G-FINDER 2019 – NEGLECTED DISEASE RESEARCH AND DEVELOPMENT: UNEVEN PROGRESS

Featured Journal Content

 

G-FINDER 2019 – NEGLECTED DISEASE RESEARCH AND DEVELOPMENT: UNEVEN PROGRESS
POLICY CURES RESEARCH
January 2020 :: 143 pages
PDF: https://s3-ap-southeast-2.amazonaws.com/policy-cures-website-assets/app/uploads/2020/01/30100951/G-Finder-2019-report.pdf

 

The survey
Each year since 2007, the G-FINDER project has provided policy-makers, donors, researchers and industry with a comprehensive analysis of global investment into research and development (R&D) of new products to prevent, diagnose, control or cure neglected diseases in developing countries. It provides an up-to-date analysis of how R&D investments are being allocated across diseases and product types, funding trends over time, and where the potential gaps lie.

This is the twelfth annual -FINDER report, providing new data on investments made in financial
year 2018. In all, 262 organisations completed the survey for FY2018, which covered 36 neglected diseases and all relevant product types – drugs, vaccines, biologics, diagnostics, microbicides and vector control products (chemical and biological control agents, and reservoir targeted vaccines) – as well as basic research.

The 2018 survey added three new neglected diseases: hepatitis B, mycetoma and snakebite
envenoming. It also removed the genotype restriction for hepatitis C, although restrictions to ensure that R&D is targeted at LMICs remain, and added vaccine R&D for leprosy. The therapeutic vaccine product category was expanded and relabelled as ‘biologics’, this category captures funding that was previously variously included under therapeutic vaccines, drugs and preventive vaccines.

 

Findings
Global funding for basic research and product development for neglected diseases reached a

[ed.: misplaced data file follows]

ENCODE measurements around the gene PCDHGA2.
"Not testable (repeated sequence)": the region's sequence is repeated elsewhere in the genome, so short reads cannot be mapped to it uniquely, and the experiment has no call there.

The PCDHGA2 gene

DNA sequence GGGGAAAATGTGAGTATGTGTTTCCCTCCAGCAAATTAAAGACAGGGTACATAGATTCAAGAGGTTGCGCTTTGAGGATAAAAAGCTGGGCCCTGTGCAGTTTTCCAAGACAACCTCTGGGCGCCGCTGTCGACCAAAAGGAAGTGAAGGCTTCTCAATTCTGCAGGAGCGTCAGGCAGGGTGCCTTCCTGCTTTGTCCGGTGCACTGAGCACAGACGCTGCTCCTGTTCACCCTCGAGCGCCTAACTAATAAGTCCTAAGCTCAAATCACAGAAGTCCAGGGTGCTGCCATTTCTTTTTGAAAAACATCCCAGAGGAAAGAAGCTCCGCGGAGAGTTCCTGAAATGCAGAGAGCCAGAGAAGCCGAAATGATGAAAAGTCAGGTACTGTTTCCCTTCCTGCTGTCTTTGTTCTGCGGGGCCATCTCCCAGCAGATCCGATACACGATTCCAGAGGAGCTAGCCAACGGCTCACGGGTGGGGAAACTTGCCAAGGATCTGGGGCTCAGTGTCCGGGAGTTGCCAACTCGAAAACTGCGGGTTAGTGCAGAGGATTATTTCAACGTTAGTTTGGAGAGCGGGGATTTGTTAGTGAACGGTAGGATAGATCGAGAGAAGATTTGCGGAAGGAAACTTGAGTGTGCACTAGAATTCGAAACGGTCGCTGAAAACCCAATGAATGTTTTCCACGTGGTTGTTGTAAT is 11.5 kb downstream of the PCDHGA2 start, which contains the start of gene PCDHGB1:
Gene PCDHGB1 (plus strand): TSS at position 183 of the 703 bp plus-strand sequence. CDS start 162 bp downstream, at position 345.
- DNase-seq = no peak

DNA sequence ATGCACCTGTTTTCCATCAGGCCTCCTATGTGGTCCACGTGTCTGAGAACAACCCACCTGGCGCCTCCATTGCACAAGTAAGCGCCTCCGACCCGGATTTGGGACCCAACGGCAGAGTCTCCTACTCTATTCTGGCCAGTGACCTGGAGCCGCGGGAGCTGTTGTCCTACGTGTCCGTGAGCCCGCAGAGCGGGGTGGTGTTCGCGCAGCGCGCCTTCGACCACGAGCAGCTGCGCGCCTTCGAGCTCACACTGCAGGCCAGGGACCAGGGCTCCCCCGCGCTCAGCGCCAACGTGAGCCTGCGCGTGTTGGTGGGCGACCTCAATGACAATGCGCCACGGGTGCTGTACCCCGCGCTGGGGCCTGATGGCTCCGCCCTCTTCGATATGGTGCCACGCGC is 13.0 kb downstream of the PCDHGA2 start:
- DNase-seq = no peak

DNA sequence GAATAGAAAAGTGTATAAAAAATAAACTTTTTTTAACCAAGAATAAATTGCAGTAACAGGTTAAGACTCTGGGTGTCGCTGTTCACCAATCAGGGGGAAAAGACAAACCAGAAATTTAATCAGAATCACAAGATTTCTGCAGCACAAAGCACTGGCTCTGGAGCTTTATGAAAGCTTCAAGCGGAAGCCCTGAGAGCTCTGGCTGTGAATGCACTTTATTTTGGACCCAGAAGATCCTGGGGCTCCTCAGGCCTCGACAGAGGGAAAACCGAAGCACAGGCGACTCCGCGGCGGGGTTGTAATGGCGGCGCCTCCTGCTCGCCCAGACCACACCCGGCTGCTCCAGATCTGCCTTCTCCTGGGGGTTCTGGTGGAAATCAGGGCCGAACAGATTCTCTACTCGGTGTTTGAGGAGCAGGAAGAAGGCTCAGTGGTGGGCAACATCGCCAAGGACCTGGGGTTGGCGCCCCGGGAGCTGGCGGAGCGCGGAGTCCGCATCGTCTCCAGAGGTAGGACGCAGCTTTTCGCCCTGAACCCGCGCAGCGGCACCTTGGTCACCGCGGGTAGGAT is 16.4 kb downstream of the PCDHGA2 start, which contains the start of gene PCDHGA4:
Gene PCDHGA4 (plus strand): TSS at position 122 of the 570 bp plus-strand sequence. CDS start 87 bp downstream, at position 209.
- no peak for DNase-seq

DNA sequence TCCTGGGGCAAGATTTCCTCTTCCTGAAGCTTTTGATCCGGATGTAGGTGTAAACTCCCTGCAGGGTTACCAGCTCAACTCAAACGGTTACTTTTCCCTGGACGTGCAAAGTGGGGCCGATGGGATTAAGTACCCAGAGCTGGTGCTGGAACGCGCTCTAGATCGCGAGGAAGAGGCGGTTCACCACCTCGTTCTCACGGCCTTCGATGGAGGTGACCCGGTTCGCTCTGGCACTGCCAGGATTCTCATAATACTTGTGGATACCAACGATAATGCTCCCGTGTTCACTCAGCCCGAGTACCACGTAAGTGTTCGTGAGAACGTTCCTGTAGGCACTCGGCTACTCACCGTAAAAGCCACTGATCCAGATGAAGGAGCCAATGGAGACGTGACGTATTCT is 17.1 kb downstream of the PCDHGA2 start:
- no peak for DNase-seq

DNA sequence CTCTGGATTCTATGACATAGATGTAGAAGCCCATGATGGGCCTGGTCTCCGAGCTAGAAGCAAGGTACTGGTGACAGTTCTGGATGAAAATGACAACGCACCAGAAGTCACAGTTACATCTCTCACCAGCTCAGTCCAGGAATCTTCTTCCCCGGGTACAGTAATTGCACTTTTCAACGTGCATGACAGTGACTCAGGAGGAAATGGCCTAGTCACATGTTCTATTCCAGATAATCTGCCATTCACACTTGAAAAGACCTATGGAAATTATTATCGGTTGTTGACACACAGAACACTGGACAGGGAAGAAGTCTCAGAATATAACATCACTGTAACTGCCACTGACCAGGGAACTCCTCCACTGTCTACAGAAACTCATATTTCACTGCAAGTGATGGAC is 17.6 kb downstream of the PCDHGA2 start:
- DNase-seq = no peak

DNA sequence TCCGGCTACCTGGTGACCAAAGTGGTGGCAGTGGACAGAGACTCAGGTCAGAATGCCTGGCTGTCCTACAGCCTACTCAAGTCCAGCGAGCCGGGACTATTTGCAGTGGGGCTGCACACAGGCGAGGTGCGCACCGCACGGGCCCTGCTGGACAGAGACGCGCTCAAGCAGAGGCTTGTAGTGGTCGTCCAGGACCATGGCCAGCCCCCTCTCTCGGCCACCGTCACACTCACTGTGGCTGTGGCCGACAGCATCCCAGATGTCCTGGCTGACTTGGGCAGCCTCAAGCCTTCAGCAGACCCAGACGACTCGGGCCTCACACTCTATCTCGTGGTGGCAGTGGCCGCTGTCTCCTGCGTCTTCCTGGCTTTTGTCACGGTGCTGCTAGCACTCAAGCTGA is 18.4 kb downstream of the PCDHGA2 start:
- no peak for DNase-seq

new record high of $4,055m in 2018, easily surpassing the previous year’s record. The headline
increase of $374m (up 10%) was partly due to improved reporting. After adjusting for changes in survey scope, participation and reporting, global funding for neglected disease R&D increased by $290m in 2018 (up 7.9%); this was both the largest real annual funding increase on record, and the first time ever that funding has grown for three consecutive years….

Discussion [p. 120, section titles]
:: Global funding for neglected disease R&D reached a new record high in 2018, on the back of
three consecutive years of growth
:: Investment by multinational pharmaceutical companies reached its highest ever level
:: The growth in industry investment contributed to a dramatic increase in funding for clinical
development & post-registration studies
:: Progress remained encouraging outside of the traditional top funders of neglected disease
R&D
:: Not everything is trending upwards: funding for NTDs has barely shifted over the last decade
:::::::
The impact of sustained investment in neglected disease R&D is clear in the growing number of
newly-approved products (the last couple of years alone have seen critically important new drugs for sleeping sickness, onchocerciasis, malaria and TB, and LMIC-targeted vaccines for typhoid, rotavirus, and pneumococcal pneumonia) and in a healthy and growing R&D pipeline.

This impact has been made possible by – and indeed has required – the many positive trends highlighted in this year’s G-FINDER report, including the record-high level of overall funding for neglected disease R&D, increased funding for clinical development & post-registration studies, and increased investment by industry. But the corollary of this success is that more investment will be needed: the R&D pipeline is larger than ever before, with more candidates in late-stage development, and there is still a significant gap between current levels of investment and the level that will be required to translate these candidates into new tools.

We also note that progress is not occurring across the board: not all areas are benefitting from increased funding and record highs, with a decade of stagnant funding for NTDs being one key example. And while funding from some countries is laudable, in others it has been going backwards. Addressing this uneven progress is the challenge ahead.

[See also IFPMA statement below in Announcements]